Chandrasekhara Ayyar, J.
1. The lower Courts have taken the view that an application by the father for conciliation of his debt under the Madras Debt Conciliation Act is a bar to the suit not only as regards the father who is the applicant but also his sons who did not go before the Board with any such application for conciliation. This view is based upon Section 19 of the Debt Conciliation Act.
2. Much could be said in its favour if the debt was a debt of the father alone for which the sons were also liable under the Hindu law theory of pious obligation as then their liability would be entirely dependent and derivative. But where as in this case the debt was borrowed for family necessity by the father in his capacity as managing member of the family, the sons are liable equally with the father for the debt not because there is any pious obligation on their part to discharge the debt borrowed by the father but because as members of the joint family the debt borrowed for necessity is as much binding against them as against the borrower. It is true that the liability of the sons is limited to the joint family assets in their hands and they are not personally liable as the father is. But it is equally true that the debt is as much theirs as that of the father, and it is so because in the eye of the law a debt borrowed for family necessity is binding against them of its own force apart from the fact that the father created the debt. To such a case, the principle that the son alone cannot be sued during the father's lifetime will not in my opinion apply. Further, there has been a partition in the family since the debt was created and the father and sons are now divided members as stated by the District Munsiff.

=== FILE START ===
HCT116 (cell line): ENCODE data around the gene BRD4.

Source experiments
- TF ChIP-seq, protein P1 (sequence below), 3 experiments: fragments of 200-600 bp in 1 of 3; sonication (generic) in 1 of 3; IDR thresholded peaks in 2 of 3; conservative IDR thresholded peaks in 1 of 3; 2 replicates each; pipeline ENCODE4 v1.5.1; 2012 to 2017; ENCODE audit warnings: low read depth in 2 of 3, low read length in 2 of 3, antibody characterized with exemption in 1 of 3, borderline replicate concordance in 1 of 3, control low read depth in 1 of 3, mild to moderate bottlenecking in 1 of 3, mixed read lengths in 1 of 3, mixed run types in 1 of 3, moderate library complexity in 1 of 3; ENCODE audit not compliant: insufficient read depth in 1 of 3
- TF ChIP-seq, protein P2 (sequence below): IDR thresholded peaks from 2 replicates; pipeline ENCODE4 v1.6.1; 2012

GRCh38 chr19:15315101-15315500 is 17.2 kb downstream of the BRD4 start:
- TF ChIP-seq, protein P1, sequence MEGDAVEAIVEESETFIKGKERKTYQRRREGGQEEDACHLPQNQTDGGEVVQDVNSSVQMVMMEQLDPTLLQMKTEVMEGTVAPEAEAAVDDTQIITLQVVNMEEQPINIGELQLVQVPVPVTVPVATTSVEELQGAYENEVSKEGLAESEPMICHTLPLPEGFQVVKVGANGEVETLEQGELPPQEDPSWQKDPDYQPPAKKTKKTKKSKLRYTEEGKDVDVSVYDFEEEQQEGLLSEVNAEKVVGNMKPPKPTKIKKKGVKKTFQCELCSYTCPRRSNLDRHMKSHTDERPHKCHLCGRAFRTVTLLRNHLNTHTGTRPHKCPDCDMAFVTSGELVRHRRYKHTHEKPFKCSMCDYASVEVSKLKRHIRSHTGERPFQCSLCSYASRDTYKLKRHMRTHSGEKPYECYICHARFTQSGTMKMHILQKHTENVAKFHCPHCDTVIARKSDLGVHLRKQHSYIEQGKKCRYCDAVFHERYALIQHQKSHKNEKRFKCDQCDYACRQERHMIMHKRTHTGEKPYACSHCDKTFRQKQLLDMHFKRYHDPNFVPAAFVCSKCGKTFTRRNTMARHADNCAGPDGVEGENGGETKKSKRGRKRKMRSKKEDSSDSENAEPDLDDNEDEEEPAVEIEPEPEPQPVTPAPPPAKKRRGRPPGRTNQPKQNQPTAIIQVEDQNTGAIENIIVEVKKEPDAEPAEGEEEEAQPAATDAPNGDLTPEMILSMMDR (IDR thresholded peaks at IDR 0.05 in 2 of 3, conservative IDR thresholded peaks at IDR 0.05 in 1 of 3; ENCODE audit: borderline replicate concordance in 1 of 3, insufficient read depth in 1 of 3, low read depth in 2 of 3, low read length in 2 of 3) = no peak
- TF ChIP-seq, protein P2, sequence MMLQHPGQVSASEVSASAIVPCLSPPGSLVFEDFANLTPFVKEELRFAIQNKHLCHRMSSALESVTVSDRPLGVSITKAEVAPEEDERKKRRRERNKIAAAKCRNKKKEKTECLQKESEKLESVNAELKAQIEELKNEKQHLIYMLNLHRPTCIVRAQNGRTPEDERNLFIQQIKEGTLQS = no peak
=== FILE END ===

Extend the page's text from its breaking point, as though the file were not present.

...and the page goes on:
3. I am not able to see any reason why when the facts are as stated, the mere circumstance that the father has applied to the Board for a conciliation of this particular debt should be regarded as a bar to the entertainment of the present suit. ' The matter pending before the Board '--to use the language of Section 19--is the matter of the debt due by father. It does not relate to the liability of the sons for the debt, though the debt may be one and the same for which the father and the sons are all equally liable. It is not pretended that if three independent persons unrelated to each other as members of a joint Hindu family borrowed a debt and one of them alone went before the Board with a conciliation application a suit could not be filed by the creditor against the other two. There is no distinction between such a case and the present one because, as pointed out already, the obligation of the sons arose by reason of the fact that the debt was contracted for family necessity and not merely because they are under a pious duty to discharge their father's debt.
4. The defendants admit execution of the promissory note and the amount due as claimed and the only plea they have raised is this alleged bar under Section 19 of the Debt 'Conciliation Act. As this plea has now been overruled, the plaintiff is entitled to a decree against defendants 2 and 3 for the amount claimed as prayed for in the plaint with costs, their liability being limited to the joint family properties or assets in their hands. The dismissal of the suit against the first defendant has not been challenged in this second appeal and will stand.
5. Though the point is rather a novel one and is not governed by any direct decision, still having regard to the fact that the liability is admitted and nearly six years have elapsed since the promissory note was executed, I have made up my mind to refuse leave.